Medical marijuana dispensary The Clinic buys day-care center that delayed Highland opening

The owners of a Highland day-care center, who objected in June to The Clinic, a medical marijuana center, moving into the neighborhood, sold their business and building to the MMC earlier this month, allowing the pot shop to finally open their doors last Saturday after a two-month delay.

The Clinic was just days away from opening their new location on West 32nd in June when owners of All In A Day's Play went on 9News to complain that the MMC was just 800 feet from their doors -- 200 feet shy of the 1,000 feet mandated by state law. That oversight caused the dispensary delay their opening indefinitely until something could be figured out.

At the time, the MMC's owners were being hush-hush about what had happened. But we've since caught up with general manager Ryan Cook, who gives us his take on the strange sequence of events. Cook explains that the problem began when The Clinic and All In A Day's Play submitted their applications to the city around the same time. Cook says the day-care center wasn't open at the time the Clinic purchased their building, nor when he was going through the initial licensing phase.

Due to a runaround with the Denver Department of Excise and Licensing over modifying the building, Cook says the center's opening was pushed back until late June. During that time, the sign for the day care went up and city inspectors got a tip that the MMC would be 200 feet shy of the 1,000 feet limit.

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In their interview on 9News, the day-care owners said the MMC would be a detriment to the neighborhood and pointed to safety concerns for not only the children they watched, but all children in the area . "I think it could hurt the general neighborhood," one said. "Parents looking to move in might think twice if just down the street is a dispensary."

Never mind the numerous liquor stores, restaurants and bars along the strip. It was this one dispensary that the day-care center's owners couldn't stomach.

"At that point, there wasn't much we could do," Cook says. "We really hoped at the time that we could have an open dialog with the day care." When he was finally able to meet with them, in August, they were respectful, "but clearly not changing their minds." The meeting ended with the day-care owners saying they would think things over and get back to The Clinic owners.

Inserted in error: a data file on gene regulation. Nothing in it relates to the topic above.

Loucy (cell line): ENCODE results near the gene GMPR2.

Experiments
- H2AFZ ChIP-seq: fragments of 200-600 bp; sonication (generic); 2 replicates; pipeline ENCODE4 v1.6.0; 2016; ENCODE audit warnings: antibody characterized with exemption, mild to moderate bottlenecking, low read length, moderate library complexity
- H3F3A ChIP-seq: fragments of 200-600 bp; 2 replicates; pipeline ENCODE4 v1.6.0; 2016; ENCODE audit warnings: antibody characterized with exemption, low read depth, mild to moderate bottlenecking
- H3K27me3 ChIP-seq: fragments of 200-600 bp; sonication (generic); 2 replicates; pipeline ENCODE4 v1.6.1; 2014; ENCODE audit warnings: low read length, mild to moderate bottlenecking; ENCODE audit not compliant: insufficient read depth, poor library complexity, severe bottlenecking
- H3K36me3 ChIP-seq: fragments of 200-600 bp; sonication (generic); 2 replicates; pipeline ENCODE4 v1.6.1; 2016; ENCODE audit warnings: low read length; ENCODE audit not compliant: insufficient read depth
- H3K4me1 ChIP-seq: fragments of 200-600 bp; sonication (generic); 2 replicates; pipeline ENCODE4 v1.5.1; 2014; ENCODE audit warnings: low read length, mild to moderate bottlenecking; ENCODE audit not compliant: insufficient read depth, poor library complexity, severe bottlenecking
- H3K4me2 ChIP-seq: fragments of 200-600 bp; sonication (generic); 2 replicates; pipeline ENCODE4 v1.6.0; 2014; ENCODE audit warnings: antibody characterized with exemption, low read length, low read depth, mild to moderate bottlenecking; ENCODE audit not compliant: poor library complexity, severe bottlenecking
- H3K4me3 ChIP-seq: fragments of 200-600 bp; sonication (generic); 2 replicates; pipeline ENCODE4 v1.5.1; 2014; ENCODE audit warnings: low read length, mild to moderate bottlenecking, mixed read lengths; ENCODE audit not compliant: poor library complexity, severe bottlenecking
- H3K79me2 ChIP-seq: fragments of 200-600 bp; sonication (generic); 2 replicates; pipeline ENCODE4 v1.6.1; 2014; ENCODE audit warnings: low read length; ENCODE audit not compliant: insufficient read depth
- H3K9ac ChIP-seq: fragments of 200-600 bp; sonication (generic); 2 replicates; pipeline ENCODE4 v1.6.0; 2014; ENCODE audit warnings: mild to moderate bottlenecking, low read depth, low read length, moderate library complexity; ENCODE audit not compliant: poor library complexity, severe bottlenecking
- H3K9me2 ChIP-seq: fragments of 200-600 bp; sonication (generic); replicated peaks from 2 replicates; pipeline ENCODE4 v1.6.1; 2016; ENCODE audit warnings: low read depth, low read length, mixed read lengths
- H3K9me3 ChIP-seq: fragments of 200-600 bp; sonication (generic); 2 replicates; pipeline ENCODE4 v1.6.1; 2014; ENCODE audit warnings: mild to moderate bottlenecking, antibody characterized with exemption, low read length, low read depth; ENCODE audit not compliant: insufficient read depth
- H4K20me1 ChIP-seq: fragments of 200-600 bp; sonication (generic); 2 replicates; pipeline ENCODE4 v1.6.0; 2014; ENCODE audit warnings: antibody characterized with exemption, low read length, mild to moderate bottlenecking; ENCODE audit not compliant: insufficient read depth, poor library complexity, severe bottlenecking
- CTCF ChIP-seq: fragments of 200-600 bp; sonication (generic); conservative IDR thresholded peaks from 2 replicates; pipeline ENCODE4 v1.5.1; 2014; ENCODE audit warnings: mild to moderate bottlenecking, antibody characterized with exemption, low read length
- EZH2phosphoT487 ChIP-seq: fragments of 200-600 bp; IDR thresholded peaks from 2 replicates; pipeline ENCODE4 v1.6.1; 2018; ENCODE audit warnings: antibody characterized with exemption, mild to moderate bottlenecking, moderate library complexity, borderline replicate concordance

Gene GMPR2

A week later, Cook got a call from a broker wanting to know if The Clinic was interested in purchasing both the daycare and the building down the street. The deal was reasonable enough and would make it possible to finally open their long-delayed MMC. So he accepted the deal.   Cook won't go into specifics about the price tag, saying only that the cost was close to market value, but probably more than the business was worth. Zillow.com estimates the building's value at $116,700 for a space estimated in one listing at 420 square feet.

Colette Hansen and Ashley Trumbull, former owners of the day-care center, didn't return calls or e-mails, but they did leave a rather vague message on the All In A Day's Play website last week. The note mentions the sale of the building and business, but nothing about the fact that it went to the owners of the very MMC they were fighting against:

"It is with great sadness that we are informing you of the center's closure. It has been an amazing and wonderful almost two years but, unfortunately there have been some significant personal changes in both our lives which have lead to this decision.

In light of these changes we contacted a personal friend and realtor to find out about what our options for selling the building are, as most of you know we purchased our building space as we planned to be a part of this great community for years to come. As it turns out there is great demand for space in the Highland's neighborhood and a contract was negotiated quickly. Things have been progressing rather quickly and the buyer is anxious to acquire our space.

The closing of our center comes with heavy hearts but, in light of our personal changes we need to evaluate what is best for our families and unfortunately closing the center is part of that. We have enjoyed every minute of our adventure in running our center and will miss all the children and families we have come to know so well."

In short: the MMC wasn't good for their families or any family in that neighborhood a few months ago -- but once they figured out they could sell their business and building for a profit, those objections flew out the window.

Cook says that despite the 9News article painting the neighborhood as anti-MMC, he's had nothing but support from nearby neighbors and business owners since opening the doors on Saturday. "The real feedback I'm getting is that people are pumped," he allows. "They have no problem with us being here."

Here's the original 9News report:

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Click to check out William Breathes's review of The Clinic's Colfax location.


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